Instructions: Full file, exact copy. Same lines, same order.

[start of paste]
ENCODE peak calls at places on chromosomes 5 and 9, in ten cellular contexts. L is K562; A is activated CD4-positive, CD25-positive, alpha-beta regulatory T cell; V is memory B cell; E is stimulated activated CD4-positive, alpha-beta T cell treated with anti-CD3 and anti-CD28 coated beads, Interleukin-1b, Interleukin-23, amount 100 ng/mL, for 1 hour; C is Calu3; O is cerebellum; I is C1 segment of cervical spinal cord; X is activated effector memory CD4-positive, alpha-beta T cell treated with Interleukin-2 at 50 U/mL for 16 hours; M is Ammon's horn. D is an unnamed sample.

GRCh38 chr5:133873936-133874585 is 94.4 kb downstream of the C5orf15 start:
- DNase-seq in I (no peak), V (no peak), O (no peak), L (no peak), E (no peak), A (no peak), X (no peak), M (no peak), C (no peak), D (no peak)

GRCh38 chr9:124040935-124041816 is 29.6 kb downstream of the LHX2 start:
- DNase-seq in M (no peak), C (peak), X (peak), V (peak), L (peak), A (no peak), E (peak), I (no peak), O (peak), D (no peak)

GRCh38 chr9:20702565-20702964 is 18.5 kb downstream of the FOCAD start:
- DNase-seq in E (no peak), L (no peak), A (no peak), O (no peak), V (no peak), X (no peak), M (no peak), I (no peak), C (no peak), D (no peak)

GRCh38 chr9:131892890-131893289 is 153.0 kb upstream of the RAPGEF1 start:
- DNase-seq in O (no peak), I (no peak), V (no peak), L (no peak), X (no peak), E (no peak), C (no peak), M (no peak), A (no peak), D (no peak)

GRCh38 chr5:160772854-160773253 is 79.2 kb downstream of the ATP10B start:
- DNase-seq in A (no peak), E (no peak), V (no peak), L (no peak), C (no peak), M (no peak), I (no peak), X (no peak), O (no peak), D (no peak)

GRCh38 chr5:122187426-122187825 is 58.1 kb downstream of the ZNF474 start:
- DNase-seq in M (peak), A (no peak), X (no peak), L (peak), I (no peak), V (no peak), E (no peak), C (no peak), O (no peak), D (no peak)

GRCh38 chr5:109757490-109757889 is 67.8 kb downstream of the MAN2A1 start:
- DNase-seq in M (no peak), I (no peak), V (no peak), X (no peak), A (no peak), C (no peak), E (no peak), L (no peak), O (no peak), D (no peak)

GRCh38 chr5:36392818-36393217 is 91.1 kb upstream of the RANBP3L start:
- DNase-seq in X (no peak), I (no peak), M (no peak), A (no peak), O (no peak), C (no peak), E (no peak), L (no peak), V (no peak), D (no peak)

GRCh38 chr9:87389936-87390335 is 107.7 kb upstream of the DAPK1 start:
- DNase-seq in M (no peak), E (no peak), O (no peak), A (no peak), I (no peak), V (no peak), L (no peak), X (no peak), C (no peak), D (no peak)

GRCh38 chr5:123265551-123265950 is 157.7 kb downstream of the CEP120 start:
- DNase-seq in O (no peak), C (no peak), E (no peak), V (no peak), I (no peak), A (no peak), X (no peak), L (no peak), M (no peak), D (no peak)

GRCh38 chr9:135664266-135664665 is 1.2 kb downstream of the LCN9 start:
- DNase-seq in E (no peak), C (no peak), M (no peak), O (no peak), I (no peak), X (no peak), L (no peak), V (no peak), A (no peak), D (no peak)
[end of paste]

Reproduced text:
ENCODE peak calls at places on chromosomes 5 and 9, in ten cellular contexts. L is K562; A is activated CD4-positive, CD25-positive, alpha-beta regulatory T cell; V is memory B cell; E is stimulated activated CD4-positive, alpha-beta T cell treated with anti-CD3 and anti-CD28 coated beads, Interleukin-1b, Interleukin-23, amount 100 ng/mL, for 1 hour; C is Calu3; O is cerebellum; I is C1 segment of cervical spinal cord; X is activated effector memory CD4-positive, alpha-beta T cell treated with Interleukin-2 at 50 U/mL for 16 hours; M is Ammon's horn. D is an unnamed sample.

GRCh38 chr5:133873936-133874585 is 94.4 kb downstream of the C5orf15 start:
- DNase-seq in I (no peak), V (no peak), O (no peak), L (no peak), E (no peak), A (no peak), X (no peak), M (no peak), C (no peak), D (no peak)

GRCh38 chr9:124040935-124041816 is 29.6 kb downstream of the LHX2 start:
- DNase-seq in M (no peak), C (peak), X (peak), V (peak), L (peak), A (no peak), E (peak), I (no peak), O (peak), D (no peak)

GRCh38 chr9:20702565-20702964 is 18.5 kb downstream of the FOCAD start:
- DNase-seq in E (no peak), L (no peak), A (no peak), O (no peak), V (no peak), X (no peak), M (no peak), I (no peak), C (no peak), D (no peak)

GRCh38 chr9:131892890-131893289 is 153.0 kb upstream of the RAPGEF1 start:
- DNase-seq in O (no peak), I (no peak), V (no peak), L (no peak), X (no peak), E (no peak), C (no peak), M (no peak), A (no peak), D (no peak)

GRCh38 chr5:160772854-160773253 is 79.2 kb downstream of the ATP10B start:
- DNase-seq in A (no peak), E (no peak), V (no peak), L (no peak), C (no peak), M (no peak), I (no peak), X (no peak), O (no peak), D (no peak)

GRCh38 chr5:122187426-122187825 is 58.1 kb downstream of the ZNF474 start:
- DNase-seq in M (peak), A (no peak), X (no peak), L (peak), I (no peak), V (no peak), E (no peak), C (no peak), O (no peak), D (no peak)

GRCh38 chr5:109757490-109757889 is 67.8 kb downstream of the MAN2A1 start:
- DNase-seq in M (no peak), I (no peak), V (no peak), X (no peak), A (no peak), C (no peak), E (no peak), L (no peak), O (no peak), D (no peak)

GRCh38 chr5:36392818-36393217 is 91.1 kb upstream of the RANBP3L start:
- DNase-seq in X (no peak), I (no peak), M (no peak), A (no peak), O (no peak), C (no peak), E (no peak), L (no peak), V (no peak), D (no peak)

GRCh38 chr9:87389936-87390335 is 107.7 kb upstream of the DAPK1 start:
- DNase-seq in M (no peak), E (no peak), O (no peak), A (no peak), I (no peak), V (no peak), L (no peak), X (no peak), C (no peak), D (no peak)

GRCh38 chr5:123265551-123265950 is 157.7 kb downstream of the CEP120 start:
- DNase-seq in O (no peak), C (no peak), E (no peak), V (no peak), I (no peak), A (no peak), X (no peak), L (no peak), M (no peak), D (no peak)

GRCh38 chr9:135664266-135664665 is 1.2 kb downstream of the LCN9 start:
- DNase-seq in E (no peak), C (no peak), M (no peak), O (no peak), I (no peak), X (no peak), L (no peak), V (no peak), A (no peak), D (no peak)